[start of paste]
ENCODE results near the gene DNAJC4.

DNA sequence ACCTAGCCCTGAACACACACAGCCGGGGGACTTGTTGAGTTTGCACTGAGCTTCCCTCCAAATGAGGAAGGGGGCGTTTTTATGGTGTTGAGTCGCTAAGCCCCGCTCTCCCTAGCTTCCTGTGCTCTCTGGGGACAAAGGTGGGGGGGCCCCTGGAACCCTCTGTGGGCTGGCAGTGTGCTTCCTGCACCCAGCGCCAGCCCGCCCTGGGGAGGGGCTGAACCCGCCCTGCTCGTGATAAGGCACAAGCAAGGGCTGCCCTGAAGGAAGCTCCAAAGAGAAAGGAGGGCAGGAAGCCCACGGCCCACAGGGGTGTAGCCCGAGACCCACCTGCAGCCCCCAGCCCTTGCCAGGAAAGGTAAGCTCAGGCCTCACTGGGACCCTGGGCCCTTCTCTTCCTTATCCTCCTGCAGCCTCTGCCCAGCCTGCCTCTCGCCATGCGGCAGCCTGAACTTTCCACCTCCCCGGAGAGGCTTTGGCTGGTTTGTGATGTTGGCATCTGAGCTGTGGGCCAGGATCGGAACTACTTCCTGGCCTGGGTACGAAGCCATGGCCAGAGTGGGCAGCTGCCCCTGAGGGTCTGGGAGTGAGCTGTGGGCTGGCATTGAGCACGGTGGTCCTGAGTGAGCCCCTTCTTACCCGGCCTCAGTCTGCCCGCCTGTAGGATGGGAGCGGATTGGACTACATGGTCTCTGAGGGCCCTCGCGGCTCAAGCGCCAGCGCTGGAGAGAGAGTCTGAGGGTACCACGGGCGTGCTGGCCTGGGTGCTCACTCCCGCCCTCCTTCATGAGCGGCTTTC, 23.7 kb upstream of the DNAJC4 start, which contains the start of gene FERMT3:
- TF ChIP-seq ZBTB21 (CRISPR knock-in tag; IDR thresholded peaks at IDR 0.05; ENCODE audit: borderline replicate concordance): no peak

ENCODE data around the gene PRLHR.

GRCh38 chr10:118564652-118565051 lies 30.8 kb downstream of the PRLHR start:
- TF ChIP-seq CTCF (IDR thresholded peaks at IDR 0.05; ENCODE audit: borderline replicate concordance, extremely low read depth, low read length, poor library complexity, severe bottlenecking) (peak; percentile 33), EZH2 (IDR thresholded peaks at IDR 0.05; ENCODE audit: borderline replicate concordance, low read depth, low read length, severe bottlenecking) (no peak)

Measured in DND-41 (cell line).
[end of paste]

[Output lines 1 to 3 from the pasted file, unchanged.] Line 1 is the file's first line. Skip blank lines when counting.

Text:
ENCODE results near the gene DNAJC4.

DNA sequence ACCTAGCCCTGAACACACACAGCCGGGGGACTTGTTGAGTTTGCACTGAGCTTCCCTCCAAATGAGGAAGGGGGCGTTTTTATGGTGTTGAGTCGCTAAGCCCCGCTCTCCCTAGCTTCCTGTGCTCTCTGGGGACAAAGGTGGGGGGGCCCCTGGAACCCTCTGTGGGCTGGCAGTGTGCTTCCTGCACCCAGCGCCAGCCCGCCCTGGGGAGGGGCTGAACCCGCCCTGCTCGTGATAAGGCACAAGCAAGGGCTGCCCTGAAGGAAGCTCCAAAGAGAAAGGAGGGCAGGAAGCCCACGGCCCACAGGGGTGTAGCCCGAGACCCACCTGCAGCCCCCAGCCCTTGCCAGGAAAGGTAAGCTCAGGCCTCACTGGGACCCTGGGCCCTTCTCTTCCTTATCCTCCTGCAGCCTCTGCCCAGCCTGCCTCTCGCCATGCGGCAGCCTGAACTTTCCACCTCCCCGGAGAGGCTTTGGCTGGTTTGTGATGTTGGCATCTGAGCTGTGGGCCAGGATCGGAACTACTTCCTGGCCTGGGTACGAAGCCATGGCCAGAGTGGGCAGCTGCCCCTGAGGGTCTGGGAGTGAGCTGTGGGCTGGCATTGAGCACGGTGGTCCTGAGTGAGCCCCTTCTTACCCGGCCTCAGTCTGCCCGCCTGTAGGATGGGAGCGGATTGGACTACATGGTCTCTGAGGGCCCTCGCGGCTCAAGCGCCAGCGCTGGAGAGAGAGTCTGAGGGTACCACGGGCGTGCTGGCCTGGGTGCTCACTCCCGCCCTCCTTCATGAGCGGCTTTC, 23.7 kb upstream of the DNAJC4 start, which contains the start of gene FERMT3:
- TF ChIP-seq ZBTB21 (CRISPR knock-in tag; IDR thresholded peaks at IDR 0.05; ENCODE audit: borderline replicate concordance): no peak